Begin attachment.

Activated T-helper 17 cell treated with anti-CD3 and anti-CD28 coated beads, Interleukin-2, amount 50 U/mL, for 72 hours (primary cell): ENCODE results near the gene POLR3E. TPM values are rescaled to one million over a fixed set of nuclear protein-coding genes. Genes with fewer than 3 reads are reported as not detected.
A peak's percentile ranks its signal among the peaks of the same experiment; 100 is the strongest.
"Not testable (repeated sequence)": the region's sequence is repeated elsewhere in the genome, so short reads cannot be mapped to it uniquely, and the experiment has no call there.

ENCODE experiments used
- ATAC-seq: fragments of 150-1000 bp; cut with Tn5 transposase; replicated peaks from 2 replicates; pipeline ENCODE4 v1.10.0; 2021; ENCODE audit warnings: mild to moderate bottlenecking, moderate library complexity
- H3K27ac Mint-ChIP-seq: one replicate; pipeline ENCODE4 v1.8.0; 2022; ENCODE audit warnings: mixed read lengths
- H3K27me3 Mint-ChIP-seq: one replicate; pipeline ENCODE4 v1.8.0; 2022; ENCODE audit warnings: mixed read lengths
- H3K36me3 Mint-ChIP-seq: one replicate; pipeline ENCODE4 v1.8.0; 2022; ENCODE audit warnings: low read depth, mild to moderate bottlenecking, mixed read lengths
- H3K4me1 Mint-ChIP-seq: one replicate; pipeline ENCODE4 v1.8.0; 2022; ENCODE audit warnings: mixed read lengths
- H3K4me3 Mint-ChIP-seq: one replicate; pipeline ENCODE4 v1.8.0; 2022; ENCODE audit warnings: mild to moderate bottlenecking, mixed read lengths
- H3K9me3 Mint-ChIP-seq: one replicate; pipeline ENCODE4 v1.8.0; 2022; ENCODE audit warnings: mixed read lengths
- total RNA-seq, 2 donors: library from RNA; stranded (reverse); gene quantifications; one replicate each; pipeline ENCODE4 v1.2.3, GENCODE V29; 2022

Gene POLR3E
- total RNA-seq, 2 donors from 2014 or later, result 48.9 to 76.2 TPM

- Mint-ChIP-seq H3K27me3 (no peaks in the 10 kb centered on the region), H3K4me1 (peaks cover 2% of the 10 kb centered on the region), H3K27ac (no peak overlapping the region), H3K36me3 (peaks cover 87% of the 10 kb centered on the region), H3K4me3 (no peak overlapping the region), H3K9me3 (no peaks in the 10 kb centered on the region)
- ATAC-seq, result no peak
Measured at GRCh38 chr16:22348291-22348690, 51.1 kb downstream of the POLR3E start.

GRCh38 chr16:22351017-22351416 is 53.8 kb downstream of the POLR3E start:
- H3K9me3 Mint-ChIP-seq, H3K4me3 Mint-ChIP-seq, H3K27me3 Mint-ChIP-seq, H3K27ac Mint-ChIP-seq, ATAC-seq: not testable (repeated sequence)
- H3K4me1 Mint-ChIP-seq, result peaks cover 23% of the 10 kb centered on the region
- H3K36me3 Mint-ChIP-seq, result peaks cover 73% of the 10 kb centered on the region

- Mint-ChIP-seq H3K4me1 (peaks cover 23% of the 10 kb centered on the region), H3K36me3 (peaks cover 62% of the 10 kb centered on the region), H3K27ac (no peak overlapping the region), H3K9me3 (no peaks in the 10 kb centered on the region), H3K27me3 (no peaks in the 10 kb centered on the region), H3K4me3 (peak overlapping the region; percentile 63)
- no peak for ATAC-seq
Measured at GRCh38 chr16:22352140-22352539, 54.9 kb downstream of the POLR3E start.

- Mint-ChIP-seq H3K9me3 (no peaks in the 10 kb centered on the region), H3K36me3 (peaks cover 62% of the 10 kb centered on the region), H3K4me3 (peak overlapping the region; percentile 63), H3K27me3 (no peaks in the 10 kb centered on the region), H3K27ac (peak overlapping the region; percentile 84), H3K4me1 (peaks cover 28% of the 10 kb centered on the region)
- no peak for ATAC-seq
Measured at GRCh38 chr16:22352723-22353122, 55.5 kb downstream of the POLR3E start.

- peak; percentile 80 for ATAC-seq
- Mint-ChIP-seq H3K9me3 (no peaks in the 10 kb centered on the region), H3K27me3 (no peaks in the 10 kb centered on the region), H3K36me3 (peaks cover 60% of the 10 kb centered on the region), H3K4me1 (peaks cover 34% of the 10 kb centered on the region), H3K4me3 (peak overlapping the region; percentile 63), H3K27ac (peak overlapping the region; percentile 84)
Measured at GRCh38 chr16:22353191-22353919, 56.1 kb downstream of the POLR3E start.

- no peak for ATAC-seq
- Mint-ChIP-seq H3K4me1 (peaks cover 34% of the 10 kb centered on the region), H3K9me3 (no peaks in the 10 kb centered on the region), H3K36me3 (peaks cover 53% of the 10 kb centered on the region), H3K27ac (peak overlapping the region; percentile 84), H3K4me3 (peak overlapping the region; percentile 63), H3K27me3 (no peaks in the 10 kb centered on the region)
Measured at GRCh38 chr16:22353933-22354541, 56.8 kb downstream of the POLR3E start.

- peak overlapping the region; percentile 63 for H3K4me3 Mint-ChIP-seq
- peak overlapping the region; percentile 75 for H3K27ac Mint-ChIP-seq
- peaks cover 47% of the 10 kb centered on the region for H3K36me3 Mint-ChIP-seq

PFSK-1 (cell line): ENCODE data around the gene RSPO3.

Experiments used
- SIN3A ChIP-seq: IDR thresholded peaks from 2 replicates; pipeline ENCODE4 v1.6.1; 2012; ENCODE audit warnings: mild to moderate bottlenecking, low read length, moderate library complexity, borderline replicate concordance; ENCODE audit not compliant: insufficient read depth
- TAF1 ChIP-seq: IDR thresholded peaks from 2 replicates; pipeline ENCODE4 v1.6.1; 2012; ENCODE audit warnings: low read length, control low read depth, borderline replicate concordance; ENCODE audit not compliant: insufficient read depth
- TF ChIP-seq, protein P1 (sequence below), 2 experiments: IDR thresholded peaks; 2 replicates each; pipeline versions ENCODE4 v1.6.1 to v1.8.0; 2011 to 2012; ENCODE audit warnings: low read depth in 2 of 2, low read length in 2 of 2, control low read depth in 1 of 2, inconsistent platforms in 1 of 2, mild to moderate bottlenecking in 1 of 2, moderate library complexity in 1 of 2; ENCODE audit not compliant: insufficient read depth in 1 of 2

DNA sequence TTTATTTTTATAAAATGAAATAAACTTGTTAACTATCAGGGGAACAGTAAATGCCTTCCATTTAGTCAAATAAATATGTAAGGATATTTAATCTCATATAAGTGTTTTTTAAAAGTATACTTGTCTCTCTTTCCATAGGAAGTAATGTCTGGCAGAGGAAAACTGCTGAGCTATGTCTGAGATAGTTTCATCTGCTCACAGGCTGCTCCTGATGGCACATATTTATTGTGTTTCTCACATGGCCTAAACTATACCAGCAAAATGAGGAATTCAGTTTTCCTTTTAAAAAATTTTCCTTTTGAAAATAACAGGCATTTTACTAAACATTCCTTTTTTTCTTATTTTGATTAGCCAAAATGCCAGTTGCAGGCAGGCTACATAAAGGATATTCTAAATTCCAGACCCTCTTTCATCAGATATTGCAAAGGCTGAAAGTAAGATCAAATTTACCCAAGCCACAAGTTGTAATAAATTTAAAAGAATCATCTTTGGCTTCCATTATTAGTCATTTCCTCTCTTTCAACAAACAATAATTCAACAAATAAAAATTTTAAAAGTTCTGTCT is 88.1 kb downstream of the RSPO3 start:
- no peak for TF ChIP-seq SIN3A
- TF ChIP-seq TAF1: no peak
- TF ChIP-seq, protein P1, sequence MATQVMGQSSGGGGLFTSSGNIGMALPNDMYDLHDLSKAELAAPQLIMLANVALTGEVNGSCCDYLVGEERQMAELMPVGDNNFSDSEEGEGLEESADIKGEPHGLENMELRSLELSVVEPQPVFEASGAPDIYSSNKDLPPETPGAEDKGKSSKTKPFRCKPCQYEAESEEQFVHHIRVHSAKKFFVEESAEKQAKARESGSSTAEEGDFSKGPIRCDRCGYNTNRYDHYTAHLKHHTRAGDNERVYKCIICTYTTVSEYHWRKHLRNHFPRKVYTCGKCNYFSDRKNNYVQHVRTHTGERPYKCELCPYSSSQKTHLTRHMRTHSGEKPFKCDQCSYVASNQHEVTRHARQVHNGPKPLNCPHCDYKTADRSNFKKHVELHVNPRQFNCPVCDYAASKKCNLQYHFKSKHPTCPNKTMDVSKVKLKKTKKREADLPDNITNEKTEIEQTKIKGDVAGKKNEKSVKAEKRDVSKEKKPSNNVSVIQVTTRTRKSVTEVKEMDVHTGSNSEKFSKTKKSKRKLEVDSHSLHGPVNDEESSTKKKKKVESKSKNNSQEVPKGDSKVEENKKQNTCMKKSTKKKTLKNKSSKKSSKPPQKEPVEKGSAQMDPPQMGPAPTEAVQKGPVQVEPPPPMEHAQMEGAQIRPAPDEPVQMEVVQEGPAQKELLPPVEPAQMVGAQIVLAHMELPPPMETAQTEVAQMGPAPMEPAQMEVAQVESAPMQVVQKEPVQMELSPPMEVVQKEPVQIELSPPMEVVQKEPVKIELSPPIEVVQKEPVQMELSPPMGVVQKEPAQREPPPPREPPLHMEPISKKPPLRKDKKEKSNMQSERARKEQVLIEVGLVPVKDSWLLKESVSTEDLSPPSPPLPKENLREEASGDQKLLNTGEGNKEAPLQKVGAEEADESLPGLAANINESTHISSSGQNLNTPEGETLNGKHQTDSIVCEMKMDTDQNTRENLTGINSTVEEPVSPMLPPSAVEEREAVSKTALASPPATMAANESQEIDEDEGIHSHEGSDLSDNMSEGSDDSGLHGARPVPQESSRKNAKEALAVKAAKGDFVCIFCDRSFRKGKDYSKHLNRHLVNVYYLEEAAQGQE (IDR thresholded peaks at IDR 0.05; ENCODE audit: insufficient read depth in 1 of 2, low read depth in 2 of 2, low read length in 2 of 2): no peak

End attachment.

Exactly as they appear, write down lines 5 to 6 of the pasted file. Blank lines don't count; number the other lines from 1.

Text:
- ATAC-seq: fragments of 150-1000 bp; cut with Tn5 transposase; replicated peaks from 2 replicates; pipeline ENCODE4 v1.10.0; 2021; ENCODE audit warnings: mild to moderate bottlenecking, moderate library complexity
- H3K27ac Mint-ChIP-seq: one replicate; pipeline ENCODE4 v1.8.0; 2022; ENCODE audit warnings: mixed read lengths